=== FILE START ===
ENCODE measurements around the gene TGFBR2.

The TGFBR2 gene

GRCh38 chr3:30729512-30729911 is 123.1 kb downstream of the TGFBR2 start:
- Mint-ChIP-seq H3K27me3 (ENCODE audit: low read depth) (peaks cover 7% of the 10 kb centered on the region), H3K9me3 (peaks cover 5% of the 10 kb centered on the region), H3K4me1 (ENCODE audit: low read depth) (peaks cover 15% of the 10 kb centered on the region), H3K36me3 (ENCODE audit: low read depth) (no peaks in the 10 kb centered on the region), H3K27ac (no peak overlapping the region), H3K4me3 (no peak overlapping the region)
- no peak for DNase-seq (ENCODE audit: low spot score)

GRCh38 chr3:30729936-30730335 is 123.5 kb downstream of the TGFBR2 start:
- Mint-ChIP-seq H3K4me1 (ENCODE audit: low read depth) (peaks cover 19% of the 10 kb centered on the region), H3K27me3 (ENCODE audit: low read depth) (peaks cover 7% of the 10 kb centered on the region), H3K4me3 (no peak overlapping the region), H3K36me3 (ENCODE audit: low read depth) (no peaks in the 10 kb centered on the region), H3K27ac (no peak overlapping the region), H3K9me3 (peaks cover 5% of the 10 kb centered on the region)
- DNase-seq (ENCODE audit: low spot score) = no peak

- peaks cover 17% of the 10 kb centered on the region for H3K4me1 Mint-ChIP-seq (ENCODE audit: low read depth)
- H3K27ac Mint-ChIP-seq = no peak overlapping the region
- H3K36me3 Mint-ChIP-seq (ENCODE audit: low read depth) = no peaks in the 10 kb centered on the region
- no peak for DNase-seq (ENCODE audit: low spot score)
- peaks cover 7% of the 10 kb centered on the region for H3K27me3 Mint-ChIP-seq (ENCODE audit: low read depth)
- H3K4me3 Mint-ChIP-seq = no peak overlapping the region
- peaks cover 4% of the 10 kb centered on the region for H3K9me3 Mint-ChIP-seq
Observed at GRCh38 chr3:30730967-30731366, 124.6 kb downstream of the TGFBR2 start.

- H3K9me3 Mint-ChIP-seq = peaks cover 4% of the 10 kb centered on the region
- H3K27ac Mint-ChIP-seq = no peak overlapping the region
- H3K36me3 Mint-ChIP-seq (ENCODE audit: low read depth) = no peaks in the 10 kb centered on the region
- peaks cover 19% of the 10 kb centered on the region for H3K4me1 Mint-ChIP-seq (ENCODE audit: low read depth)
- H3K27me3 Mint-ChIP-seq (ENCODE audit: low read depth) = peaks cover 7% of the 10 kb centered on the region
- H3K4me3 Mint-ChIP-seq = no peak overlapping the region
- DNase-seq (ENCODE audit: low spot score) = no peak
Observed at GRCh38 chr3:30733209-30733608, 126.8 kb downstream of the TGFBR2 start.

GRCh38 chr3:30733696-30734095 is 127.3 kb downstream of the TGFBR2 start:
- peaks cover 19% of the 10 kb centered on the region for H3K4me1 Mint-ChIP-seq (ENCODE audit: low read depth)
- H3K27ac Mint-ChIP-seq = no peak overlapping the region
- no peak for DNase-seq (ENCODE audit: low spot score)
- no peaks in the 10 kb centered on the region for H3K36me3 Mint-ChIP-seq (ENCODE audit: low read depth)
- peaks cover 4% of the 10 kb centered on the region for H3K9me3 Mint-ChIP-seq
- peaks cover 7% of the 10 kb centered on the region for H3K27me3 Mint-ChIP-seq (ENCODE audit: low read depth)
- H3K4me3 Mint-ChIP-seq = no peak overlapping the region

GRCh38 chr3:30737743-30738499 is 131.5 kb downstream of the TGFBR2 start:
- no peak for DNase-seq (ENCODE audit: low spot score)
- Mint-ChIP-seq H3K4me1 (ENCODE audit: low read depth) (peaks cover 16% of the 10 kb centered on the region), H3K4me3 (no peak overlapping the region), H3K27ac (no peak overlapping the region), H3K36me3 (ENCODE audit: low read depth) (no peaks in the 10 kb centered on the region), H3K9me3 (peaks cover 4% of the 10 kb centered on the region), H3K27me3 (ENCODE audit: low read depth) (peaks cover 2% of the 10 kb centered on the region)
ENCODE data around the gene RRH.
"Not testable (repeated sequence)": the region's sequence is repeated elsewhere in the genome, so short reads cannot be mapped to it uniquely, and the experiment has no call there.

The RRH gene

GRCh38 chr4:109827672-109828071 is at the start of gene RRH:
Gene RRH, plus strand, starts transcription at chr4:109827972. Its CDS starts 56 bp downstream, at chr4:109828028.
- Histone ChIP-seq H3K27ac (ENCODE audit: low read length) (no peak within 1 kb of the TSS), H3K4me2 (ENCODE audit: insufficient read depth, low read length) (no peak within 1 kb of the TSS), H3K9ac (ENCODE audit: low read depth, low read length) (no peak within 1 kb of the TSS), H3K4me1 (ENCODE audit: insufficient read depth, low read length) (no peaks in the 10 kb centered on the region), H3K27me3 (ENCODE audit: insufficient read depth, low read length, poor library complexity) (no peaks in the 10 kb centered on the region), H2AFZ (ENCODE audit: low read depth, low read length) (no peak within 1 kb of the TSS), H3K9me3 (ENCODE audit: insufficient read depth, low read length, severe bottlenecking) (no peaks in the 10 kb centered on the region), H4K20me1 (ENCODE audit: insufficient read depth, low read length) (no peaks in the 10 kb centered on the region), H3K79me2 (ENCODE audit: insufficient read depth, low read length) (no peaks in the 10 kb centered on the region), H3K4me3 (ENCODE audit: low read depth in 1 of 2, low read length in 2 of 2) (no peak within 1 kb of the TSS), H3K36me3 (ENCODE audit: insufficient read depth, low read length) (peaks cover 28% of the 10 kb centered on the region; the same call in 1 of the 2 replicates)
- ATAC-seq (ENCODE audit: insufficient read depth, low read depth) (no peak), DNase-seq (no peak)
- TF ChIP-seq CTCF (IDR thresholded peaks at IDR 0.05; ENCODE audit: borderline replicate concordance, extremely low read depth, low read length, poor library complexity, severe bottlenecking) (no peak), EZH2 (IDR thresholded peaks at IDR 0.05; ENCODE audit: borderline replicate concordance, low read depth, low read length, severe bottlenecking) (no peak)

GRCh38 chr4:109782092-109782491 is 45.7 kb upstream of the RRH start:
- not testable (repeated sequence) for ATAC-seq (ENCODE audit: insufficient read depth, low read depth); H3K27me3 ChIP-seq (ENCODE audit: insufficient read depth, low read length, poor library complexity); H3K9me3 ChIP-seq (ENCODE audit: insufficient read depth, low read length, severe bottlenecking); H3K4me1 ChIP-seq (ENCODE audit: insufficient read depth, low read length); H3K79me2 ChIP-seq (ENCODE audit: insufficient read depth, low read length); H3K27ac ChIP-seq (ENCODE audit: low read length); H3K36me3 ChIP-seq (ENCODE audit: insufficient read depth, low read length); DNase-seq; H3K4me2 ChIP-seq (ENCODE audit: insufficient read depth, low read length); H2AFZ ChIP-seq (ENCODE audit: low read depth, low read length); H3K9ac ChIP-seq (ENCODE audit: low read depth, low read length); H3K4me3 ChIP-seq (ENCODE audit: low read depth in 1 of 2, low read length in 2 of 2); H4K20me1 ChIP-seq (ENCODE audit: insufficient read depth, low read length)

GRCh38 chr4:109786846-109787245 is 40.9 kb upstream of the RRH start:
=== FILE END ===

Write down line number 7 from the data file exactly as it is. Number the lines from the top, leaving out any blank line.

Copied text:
- Mint-ChIP-seq H3K4me1 (ENCODE audit: low read depth) (peaks cover 19% of the 10 kb centered on the region), H3K27me3 (ENCODE audit: low read depth) (peaks cover 7% of the 10 kb centered on the region), H3K4me3 (no peak overlapping the region), H3K36me3 (ENCODE audit: low read depth) (no peaks in the 10 kb centered on the region), H3K27ac (no peak overlapping the region), H3K9me3 (peaks cover 5% of the 10 kb centered on the region)